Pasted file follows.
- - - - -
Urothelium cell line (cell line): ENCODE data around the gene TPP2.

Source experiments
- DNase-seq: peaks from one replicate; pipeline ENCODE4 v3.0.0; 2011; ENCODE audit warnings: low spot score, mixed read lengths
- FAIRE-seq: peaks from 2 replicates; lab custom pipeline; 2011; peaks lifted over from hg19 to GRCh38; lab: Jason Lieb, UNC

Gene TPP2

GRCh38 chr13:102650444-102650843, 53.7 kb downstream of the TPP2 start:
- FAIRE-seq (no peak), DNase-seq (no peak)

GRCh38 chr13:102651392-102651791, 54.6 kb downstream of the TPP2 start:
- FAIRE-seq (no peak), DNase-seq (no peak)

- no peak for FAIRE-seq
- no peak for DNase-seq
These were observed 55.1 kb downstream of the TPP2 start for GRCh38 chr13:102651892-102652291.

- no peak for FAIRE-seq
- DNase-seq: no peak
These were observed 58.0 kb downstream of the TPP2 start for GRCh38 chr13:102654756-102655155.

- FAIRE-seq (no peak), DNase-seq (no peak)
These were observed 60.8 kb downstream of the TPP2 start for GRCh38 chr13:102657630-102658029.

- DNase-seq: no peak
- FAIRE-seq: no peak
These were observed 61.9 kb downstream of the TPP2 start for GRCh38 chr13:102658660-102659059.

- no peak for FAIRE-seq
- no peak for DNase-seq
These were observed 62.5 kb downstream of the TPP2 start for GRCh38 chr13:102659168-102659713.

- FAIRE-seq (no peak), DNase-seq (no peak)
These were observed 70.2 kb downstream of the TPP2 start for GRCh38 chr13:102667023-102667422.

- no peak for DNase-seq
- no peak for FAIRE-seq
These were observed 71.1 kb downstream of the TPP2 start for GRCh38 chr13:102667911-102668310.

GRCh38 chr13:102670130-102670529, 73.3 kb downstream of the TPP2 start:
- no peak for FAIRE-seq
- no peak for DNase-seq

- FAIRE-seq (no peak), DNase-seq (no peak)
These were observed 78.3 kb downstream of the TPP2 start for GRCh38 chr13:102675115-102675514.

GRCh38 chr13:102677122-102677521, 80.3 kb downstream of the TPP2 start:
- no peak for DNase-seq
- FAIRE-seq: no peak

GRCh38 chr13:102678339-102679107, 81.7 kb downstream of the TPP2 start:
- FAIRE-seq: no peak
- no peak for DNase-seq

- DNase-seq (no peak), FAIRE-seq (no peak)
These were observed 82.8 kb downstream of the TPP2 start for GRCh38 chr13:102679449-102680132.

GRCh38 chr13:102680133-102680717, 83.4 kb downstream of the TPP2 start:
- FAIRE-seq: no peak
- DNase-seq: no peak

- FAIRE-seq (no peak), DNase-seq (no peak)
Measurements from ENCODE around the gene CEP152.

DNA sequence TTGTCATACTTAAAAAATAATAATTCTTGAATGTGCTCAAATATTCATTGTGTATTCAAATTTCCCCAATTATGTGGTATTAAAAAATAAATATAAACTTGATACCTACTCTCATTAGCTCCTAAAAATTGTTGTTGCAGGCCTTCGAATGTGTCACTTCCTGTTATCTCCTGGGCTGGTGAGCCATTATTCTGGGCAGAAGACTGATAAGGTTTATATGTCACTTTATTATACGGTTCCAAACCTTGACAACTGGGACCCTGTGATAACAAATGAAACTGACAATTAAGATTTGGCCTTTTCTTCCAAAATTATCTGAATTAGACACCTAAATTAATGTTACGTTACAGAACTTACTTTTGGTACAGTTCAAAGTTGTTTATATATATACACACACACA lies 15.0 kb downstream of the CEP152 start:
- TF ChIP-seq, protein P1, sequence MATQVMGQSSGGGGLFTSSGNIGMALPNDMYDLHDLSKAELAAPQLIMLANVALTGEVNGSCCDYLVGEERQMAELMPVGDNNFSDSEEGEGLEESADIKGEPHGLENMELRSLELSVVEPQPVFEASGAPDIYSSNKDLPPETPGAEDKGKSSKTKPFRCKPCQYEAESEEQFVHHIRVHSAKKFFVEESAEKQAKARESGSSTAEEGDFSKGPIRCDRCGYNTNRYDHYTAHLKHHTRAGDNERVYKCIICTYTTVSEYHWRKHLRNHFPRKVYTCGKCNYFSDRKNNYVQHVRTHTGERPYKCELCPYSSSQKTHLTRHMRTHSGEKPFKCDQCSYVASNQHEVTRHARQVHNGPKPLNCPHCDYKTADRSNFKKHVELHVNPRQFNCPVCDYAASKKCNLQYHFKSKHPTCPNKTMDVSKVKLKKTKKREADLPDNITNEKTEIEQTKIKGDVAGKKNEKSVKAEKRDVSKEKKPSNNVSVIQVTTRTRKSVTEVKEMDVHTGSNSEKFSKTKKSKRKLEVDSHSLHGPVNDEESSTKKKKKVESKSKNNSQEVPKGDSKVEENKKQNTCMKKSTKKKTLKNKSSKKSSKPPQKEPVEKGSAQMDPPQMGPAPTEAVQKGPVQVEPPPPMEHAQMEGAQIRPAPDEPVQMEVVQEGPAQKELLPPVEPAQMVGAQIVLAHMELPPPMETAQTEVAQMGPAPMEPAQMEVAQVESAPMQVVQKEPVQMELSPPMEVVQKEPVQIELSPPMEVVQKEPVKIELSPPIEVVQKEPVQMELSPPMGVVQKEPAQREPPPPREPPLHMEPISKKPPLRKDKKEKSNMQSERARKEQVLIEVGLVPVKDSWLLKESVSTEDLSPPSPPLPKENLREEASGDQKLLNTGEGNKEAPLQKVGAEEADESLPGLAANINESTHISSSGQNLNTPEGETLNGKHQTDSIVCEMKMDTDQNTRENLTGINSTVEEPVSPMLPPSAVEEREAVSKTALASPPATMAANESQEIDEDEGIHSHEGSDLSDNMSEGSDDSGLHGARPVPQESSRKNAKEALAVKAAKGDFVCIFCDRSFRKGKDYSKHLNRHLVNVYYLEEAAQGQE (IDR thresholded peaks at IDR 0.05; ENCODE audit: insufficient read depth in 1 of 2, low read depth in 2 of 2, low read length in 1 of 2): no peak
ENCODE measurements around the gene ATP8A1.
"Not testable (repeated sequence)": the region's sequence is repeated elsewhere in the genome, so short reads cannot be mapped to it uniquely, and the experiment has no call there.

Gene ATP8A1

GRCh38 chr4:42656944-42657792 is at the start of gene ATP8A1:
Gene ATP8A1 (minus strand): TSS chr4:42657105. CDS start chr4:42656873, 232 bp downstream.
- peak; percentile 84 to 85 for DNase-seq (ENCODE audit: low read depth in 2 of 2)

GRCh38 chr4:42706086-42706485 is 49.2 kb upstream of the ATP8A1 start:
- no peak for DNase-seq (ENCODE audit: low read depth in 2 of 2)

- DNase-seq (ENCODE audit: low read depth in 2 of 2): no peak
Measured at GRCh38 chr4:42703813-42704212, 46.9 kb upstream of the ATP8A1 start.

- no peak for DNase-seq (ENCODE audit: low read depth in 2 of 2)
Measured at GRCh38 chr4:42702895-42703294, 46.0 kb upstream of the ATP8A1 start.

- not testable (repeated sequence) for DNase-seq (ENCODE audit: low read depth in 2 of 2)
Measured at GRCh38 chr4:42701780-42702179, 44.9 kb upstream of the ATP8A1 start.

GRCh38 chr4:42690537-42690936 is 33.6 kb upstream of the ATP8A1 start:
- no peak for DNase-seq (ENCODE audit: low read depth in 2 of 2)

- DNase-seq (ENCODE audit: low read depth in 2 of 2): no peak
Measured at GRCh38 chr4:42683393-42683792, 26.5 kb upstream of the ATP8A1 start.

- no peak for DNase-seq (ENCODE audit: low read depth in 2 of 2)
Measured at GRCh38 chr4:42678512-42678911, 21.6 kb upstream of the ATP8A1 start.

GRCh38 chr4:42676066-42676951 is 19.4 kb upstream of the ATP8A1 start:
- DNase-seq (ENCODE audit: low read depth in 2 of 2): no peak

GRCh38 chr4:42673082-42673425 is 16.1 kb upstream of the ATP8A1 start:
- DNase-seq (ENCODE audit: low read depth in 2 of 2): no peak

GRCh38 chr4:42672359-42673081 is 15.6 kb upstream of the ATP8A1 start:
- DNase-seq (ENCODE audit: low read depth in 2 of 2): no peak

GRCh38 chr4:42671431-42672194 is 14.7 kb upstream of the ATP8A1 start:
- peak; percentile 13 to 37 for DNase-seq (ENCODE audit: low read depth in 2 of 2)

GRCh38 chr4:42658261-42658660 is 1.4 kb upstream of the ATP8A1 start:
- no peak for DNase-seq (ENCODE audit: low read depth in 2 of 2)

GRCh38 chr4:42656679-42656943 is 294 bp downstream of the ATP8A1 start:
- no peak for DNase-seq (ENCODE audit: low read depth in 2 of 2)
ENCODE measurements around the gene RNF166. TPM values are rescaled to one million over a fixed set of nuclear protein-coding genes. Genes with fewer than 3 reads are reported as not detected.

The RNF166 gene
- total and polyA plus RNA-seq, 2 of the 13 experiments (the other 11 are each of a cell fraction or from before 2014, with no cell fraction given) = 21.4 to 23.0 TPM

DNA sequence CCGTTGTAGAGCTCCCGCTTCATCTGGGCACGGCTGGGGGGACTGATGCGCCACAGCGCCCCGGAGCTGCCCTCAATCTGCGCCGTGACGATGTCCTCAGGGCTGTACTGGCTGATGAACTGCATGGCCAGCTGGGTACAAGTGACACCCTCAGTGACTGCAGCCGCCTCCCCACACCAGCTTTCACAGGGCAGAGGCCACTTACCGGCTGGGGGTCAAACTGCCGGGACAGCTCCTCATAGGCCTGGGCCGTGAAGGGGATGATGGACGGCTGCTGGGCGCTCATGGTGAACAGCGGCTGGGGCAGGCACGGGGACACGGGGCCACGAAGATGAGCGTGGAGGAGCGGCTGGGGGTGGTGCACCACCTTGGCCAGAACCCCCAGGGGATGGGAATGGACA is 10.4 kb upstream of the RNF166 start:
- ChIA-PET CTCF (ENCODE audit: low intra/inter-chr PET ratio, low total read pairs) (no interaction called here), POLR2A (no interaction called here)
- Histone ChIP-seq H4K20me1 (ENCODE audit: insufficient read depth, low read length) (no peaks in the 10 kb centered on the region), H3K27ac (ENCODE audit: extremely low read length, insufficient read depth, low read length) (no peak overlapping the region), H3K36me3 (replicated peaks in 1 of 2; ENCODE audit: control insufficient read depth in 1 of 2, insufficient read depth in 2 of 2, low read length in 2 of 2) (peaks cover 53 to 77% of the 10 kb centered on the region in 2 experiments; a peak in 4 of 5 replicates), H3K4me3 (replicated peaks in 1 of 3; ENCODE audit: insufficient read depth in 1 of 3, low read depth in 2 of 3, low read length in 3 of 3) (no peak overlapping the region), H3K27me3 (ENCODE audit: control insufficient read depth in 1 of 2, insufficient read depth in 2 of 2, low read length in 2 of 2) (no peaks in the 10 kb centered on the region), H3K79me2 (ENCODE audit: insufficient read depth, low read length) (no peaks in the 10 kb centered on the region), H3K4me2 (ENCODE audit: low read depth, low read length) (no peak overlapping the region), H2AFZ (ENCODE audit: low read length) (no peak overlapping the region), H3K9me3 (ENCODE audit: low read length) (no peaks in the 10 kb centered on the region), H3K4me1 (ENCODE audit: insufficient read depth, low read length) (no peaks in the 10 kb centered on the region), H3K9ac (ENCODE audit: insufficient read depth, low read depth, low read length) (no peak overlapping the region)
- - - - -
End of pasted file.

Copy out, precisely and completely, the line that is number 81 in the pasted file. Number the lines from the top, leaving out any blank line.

ENCODE measurements around the gene RNF166. TPM values are rescaled to one million over a fixed set of nuclear protein-coding genes. Genes with fewer than 3 reads are reported as not detected.